University of Twente Student Theses


Augmented reality in craniomaxillofacial surgery

Bussink, T.W. (2020) Augmented reality in craniomaxillofacial surgery.

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Abstract:Introduction Craniosynostosis is a congenital disorder that leads to an abnormal cranial shape and possibly increased intracranial pressure. Open cranial vault reconstruction(OCVR) is an surgical method for the treatment of craniosynostosis. The goal of this intervention is to increase the intracranial volume and create a more natural cranial shape. Virtual surgical planning(VSP) provides the possibility to simulate different strategies for the open cranial reconstruction prior to surgery. Although surgical guides can be used to transfer the virtual surgical plan to the patient during surgery, producing these guides is time consuming and rather expensive. Augmented reality(AR) is a 3D visualization technique that can be used to visualize and transfer the virtual planning onto the patient in the operation room in an intuitive, accurate and low-cost way. Materials & Methods To realize the transfer of the VSP, an application for the Microsoft HoloLens, a pair of AR glasses, was developed. Using quick response(QR) codes and a tracking algorithm, point-based registration and realtime tracking were implemented. To accurately transfer the osteotomy pattern, a navigational transfer method was implemented. The created workflow was compared to the conventional method of surgical guides by using 3D prints of 10 patients suffering from different types of craniosynostosis. Each method was tested by two observers at two different moments. To analyze the delineations of the osteotomy patterns on the 3D prints, an improved trilateration method was developed and validated. Results The created application allowed accurate visualization of the osteotomy pattern and reconstruction phase of the VSP. The improved trilateration method showed to be an accurate method for analyzing the delineations. Surgical guides were the most accurate method to transfer the planning to the patient with a mean accuracy of 0.9 ± 0.6 mm and a mean transfer time of 50 seconds. The AR workflow resulted in an accuracy of 2.1 ± 1.5 mm, with outliers up to 8 mm, and a transfer time of 8 minutes and 24 seconds on average. Transfer time and accuracy were significant different between observers. Conclusion Even though the results showed that the AR transfer method is not as accurate as the surgical guides and required a longer transfer time, this method is promising and hopefully clinically applicable for OCVR with the proper training and prevention of outliers. And with the proposed improvements and the introduction of the Hololens 2, AR has the potential to revolutionize the way VSP’s are used and created.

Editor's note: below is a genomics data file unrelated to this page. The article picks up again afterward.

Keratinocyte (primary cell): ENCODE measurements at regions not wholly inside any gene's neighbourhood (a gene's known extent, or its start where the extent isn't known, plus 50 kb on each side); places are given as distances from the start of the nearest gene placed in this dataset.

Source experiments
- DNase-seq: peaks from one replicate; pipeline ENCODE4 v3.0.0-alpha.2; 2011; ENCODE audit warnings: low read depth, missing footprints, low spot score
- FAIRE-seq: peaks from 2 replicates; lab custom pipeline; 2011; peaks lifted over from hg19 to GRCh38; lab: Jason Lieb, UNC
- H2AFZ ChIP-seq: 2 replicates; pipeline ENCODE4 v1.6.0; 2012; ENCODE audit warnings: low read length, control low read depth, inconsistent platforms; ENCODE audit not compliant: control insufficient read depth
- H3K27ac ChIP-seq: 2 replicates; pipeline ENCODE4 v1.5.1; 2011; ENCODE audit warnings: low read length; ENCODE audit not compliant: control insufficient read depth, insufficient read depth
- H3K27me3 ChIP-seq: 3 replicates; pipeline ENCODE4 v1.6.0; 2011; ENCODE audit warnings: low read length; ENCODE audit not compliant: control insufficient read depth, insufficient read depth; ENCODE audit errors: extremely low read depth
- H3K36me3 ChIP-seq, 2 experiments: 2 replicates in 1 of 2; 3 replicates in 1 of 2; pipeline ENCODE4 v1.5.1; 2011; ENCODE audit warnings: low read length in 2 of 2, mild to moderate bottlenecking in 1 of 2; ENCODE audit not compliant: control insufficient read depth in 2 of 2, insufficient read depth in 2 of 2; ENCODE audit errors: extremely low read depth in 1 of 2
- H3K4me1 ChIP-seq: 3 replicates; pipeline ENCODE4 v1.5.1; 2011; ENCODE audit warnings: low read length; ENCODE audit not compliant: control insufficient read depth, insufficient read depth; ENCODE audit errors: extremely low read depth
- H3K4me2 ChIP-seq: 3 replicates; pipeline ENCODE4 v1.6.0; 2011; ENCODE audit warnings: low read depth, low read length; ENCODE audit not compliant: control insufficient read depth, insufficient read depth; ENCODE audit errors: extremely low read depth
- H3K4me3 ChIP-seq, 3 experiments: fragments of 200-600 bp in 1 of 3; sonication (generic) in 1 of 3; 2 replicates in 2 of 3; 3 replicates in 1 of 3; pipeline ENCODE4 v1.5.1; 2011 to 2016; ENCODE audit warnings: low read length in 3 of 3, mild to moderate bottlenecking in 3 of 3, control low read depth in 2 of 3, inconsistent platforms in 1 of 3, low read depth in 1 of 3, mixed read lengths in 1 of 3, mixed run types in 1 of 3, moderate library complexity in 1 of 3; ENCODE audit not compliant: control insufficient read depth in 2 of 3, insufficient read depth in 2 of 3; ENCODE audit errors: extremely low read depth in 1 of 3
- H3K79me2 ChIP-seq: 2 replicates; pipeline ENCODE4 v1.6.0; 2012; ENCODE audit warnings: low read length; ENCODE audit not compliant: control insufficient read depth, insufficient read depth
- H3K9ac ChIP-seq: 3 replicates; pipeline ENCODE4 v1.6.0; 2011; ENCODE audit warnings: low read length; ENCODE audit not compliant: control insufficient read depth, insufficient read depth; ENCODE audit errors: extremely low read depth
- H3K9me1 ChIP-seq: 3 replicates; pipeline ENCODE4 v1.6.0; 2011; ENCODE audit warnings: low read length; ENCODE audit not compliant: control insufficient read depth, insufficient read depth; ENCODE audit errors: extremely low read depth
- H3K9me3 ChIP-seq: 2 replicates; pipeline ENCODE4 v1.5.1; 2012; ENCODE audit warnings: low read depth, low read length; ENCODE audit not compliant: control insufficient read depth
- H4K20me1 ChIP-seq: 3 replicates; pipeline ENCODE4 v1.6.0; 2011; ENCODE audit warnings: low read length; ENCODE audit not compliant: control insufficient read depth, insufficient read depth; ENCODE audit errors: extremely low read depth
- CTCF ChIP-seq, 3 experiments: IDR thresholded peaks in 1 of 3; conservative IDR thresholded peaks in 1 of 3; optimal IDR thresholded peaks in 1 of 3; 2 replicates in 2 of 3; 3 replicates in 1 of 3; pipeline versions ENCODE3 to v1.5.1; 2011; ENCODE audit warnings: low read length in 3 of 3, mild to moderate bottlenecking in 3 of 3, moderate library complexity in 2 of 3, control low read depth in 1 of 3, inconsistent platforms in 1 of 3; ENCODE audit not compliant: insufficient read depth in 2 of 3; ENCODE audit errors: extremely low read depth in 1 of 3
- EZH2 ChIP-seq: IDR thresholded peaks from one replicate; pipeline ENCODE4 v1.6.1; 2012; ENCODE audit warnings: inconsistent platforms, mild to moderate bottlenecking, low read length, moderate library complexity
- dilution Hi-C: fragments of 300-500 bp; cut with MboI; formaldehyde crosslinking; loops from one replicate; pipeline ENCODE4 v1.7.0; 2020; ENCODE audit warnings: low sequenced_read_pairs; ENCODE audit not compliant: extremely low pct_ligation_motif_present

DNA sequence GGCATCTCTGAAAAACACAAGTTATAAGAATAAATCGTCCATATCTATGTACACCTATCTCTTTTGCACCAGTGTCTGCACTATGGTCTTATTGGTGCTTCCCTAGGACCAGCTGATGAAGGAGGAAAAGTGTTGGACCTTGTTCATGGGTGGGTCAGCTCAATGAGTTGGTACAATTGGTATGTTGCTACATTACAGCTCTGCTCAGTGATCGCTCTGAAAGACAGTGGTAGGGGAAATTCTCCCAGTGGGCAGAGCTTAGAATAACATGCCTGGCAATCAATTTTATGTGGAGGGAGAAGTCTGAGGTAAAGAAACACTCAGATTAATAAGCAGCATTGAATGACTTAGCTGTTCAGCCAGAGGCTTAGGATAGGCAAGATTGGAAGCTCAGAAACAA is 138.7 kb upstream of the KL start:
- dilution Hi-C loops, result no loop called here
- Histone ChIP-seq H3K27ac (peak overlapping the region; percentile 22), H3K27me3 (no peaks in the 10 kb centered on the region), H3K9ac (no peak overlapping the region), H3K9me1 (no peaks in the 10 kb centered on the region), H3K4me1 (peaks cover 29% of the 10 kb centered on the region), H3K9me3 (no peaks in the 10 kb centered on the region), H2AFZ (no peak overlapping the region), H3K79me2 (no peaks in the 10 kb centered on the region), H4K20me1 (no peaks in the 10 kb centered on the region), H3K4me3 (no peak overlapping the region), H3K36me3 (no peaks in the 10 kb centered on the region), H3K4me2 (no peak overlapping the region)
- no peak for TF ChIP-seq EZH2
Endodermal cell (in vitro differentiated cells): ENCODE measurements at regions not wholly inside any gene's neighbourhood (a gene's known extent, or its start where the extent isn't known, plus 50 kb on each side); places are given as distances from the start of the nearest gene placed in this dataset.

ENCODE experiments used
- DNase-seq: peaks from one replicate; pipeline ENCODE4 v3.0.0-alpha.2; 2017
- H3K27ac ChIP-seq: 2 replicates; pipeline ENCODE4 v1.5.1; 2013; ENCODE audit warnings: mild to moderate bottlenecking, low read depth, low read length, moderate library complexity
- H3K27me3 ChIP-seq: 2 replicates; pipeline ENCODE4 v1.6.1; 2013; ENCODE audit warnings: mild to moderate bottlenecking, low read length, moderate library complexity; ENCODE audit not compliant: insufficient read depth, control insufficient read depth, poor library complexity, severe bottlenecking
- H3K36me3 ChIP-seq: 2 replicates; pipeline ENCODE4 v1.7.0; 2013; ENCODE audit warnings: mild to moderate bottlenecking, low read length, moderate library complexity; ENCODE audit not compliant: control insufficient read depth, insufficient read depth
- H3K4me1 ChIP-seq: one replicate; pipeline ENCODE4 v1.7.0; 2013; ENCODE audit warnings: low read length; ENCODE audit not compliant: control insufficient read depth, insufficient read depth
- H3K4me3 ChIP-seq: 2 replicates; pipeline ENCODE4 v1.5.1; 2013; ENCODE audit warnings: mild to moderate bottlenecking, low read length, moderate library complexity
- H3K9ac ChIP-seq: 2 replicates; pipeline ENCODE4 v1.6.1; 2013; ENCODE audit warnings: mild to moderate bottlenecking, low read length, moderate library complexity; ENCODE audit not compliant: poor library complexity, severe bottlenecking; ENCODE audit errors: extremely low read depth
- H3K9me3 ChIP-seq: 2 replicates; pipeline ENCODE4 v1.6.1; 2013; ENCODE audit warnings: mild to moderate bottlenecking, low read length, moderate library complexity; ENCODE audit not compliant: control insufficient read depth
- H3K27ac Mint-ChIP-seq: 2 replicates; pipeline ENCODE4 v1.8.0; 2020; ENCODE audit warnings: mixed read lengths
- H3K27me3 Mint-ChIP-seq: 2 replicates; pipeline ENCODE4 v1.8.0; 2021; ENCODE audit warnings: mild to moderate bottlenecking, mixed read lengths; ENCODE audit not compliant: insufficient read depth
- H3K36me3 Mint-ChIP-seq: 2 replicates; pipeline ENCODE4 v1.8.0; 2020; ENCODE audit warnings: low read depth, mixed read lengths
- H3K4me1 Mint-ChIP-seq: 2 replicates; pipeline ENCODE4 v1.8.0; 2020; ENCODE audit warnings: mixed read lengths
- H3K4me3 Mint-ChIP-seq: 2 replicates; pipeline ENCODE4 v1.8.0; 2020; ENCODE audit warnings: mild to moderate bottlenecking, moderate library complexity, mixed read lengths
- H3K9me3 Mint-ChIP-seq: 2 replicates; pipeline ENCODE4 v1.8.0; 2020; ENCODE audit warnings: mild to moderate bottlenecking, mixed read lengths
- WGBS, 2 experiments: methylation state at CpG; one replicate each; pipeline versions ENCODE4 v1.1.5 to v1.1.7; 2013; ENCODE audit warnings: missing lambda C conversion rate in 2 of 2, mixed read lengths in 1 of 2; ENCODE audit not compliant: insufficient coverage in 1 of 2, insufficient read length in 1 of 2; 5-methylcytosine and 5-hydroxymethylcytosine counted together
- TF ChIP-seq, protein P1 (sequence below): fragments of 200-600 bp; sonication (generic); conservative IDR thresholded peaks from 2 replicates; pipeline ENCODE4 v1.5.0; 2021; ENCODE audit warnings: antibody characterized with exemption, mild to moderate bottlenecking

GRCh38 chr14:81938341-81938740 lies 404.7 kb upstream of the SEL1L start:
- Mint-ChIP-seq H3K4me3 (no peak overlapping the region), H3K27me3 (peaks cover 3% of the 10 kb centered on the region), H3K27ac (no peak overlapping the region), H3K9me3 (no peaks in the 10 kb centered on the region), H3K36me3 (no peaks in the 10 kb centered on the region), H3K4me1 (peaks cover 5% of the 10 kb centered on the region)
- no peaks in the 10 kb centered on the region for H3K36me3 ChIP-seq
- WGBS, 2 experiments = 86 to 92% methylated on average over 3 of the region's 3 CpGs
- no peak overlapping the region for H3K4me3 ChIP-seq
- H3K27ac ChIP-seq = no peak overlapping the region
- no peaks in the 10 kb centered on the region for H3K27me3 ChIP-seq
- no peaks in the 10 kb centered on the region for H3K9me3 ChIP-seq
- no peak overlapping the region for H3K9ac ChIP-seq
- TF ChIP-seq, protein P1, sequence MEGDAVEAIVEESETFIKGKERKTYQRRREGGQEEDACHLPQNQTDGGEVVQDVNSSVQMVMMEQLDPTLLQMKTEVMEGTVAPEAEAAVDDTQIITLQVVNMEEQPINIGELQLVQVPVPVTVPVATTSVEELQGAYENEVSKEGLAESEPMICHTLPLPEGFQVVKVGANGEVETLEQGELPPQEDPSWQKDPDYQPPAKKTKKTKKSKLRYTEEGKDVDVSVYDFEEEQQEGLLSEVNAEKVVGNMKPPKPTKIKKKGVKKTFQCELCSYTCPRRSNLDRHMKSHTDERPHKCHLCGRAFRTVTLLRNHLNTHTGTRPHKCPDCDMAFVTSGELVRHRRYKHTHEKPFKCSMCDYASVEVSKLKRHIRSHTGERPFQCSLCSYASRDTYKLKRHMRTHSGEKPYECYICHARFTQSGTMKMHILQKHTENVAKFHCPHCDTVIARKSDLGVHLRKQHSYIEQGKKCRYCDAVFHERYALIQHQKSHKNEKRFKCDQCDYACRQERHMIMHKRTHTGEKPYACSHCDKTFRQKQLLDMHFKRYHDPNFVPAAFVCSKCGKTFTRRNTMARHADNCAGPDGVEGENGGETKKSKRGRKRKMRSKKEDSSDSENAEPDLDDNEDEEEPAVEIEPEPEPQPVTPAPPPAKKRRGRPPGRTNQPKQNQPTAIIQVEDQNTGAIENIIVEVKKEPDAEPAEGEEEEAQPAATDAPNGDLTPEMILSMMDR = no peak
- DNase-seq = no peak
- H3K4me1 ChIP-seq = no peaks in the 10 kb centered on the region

Item Type:Essay (Master)
RadboudUMC, Nijmegen
Faculty:TNW: Science and Technology
Subject:44 medicine
Programme:Technical Medicine MSc (60033)
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